Dimondbacks 7, Giants 6: Despite his bullpen's best effort to prevent it from happening, Brandon Webb wins his 21st game. For the Giants, Jonathan Sanchez blew a 3-0 first-inning lead. Quote from Sanchez after the game: "That's big," Sanchez acknowledged. "I wanted to beat Webb to make it easier for Timmy." So it's official: the Giants are only playing now to deliver an individual award to one of their players. Giants Fans OK with this?

Royals 5, Mariners 2: Kansas City couldn't touch Clark, Andersen, or Vande Berg, but they lit up Beattie, and that was enough to carry the day.


Tracy said...

"Maybe Browning was right: “Autumn wins you best by this its mute appeal to sympathy for its decay.”"

That Tom was quite a guy - pitcher and poet.

mooseinohio said...

Nie analogy with Ali-Foreman to the Rays/Sox series. However the Red Sox seem to be a better fit for the part of the aging/past champion that fends of the younger/stronger new dog (i.e. Rays) - so I'll give you an A for effort but a C execution.

Craig Calcaterra said...

I think you're right, Moose, but I'm having a hard time thinking of an appropriate analogy. You can't go Ali-Liston, because that's way too big an insult to the Red Sox. Larry Holmes is slightly better, but the connotations of a washed up fighter really don't fit for me. The Red Sox aren't done or over. They're just getting beat by someone better when everyone expected it to eventually go the other way.

Any ideas?

Jason @ IIATMS said...

Rocky beating Apollo?

Jason @ IIATMS said...

other thought: if a pitcher makes an error, why should, if it leads to a run, be unearned. I can see it if another player had an error but if the pitcher did it, shouldn't it be earned?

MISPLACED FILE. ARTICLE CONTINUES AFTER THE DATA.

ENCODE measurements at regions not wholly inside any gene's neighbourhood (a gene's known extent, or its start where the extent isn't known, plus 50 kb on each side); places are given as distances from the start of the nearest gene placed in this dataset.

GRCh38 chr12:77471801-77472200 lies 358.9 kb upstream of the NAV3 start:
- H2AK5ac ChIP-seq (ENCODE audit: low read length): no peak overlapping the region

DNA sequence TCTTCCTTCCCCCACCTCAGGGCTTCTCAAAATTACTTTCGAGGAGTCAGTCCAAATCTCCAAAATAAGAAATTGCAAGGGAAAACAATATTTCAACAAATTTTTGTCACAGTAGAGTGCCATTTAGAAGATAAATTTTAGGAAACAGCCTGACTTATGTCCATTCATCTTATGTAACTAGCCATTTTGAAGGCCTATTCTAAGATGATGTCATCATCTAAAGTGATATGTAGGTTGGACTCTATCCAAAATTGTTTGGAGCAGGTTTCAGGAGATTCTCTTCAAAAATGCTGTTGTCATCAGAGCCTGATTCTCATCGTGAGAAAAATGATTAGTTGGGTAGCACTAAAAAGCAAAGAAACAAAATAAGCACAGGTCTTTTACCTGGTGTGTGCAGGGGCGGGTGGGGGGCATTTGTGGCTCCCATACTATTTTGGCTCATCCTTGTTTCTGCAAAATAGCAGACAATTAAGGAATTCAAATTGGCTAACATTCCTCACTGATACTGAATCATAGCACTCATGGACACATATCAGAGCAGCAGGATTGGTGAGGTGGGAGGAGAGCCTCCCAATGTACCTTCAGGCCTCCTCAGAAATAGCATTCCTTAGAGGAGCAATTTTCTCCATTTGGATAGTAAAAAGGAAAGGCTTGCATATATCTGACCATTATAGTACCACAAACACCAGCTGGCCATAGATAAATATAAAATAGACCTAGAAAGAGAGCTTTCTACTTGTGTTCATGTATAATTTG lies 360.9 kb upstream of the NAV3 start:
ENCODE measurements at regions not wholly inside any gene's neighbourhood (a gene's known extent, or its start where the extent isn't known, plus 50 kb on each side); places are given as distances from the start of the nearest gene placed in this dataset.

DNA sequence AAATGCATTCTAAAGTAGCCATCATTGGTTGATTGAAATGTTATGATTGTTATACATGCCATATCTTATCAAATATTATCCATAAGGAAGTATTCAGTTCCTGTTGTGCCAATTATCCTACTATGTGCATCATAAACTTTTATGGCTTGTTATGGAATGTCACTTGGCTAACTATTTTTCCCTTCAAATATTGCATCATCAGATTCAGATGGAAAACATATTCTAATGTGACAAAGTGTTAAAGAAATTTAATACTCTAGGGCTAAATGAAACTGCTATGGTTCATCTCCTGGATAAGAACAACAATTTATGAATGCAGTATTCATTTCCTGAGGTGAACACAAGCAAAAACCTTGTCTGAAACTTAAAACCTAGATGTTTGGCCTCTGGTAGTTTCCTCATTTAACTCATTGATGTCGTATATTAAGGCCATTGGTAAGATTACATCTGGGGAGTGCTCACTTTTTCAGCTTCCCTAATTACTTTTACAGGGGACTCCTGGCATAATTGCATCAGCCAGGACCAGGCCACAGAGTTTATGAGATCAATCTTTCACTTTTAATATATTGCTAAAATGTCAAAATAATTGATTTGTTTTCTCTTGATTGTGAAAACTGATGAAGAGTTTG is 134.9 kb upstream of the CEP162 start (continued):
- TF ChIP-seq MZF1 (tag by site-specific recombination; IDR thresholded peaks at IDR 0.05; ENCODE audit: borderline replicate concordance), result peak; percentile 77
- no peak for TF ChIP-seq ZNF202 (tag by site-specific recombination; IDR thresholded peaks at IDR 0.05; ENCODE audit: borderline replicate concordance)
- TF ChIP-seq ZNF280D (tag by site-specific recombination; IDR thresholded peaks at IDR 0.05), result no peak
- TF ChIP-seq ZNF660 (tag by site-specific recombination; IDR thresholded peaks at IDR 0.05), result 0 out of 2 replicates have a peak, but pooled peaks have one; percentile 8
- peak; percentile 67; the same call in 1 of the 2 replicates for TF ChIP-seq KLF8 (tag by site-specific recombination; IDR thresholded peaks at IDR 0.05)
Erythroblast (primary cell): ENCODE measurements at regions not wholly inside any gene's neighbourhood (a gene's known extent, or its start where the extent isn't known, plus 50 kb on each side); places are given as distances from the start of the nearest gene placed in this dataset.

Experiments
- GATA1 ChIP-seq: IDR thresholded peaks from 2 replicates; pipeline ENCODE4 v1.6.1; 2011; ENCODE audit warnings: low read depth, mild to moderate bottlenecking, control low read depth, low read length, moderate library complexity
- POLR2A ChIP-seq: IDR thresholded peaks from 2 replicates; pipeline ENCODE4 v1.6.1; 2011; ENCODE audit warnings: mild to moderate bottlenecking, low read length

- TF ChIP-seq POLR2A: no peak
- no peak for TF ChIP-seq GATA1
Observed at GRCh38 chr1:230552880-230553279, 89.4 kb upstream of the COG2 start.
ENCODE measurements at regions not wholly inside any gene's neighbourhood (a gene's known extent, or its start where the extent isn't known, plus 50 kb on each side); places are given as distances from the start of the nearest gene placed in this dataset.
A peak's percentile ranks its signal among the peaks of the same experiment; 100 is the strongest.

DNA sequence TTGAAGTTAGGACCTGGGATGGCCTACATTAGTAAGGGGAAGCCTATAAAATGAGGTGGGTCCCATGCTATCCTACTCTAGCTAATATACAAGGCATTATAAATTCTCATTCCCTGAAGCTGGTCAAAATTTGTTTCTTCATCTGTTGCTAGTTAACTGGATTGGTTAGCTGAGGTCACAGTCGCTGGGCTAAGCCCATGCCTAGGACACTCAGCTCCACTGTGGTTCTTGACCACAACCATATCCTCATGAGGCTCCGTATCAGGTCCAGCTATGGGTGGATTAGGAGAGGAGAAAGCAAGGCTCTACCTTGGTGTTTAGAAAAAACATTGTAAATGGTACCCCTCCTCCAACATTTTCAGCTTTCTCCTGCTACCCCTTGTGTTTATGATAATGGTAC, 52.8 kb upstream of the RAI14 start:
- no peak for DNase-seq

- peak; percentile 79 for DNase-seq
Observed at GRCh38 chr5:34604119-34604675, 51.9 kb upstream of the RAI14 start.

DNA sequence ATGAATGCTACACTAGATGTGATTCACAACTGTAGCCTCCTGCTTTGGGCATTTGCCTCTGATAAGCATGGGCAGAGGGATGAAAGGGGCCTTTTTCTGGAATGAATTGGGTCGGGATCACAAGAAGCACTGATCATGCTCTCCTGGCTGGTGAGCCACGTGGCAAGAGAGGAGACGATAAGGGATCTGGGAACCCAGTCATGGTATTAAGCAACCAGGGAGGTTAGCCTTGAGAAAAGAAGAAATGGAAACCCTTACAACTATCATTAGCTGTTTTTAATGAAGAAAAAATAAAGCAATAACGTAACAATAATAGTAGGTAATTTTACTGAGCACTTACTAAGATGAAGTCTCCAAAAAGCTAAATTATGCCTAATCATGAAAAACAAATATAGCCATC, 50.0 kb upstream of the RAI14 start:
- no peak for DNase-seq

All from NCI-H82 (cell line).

I'll shut up now.

Statistics Born said...

This Giants fan says yes, of course.

Craig Calcaterra said...

Jason: You're probably right about Rocky/Apollo. I think I have a mental block with such analogies however, because to go there is to walk in Bill Simmons' shoes, and though I'm not a Simmons hater, I try to avoid that whenever possible.

I also agree on the pitcher-error thing. Taking it further, I don't think that just because a fielder makes an error that the pitcher shouldn't be charged with earned runs. If a bobble puts a runner on with two out and then the pitcher gives up two walks and a homer, is it really fair to say that the pitcher isn't responsible for those runs?

Jason @ IIATMS said...

Simmons would liken it to a 90210 episode. I've only got 2 degrees of separation from Simmons (an old buddy worked with him on Kimmel's show) so I don't like to bash too much. He's made a sh*tload of loot mining those references and hyping Boston. Good for him.

anyways, I think the Unearned vs. Earned discussion has merit. It should be a scorer's decision to determine if the runs allowed were truly "earned" or not. but that's a discussion for another time.

mooseinohio said...

Spinks-Ali may be a better analogy for now as the young up and comer defeats that veteran champ. Of course that means the Sox win the title back shortly thereafter, say next year, and the Rays fall into obscurity, which I think is doubtful but one never knows.

As for the pitcher error issues I think that any action taken (i.e. booting a bunted ball or making an errant throw) by the pitcher that results in runs being scored should be considered earned runs as they had control over the circumstance.

Drew said...

There's a reason that Run Average is a substantially better predictor of pitcher performance than Earned Run Average, and that reason is that pitchers generally share some of the blame for even "unearned runs" and they're often just really lucky that they aren't "charged" for them.

tHeMARksMiTh said...

Wait, Tim Hudson only had forearm trouble and when he went to see Dr. Andrews ... oh, I see your point.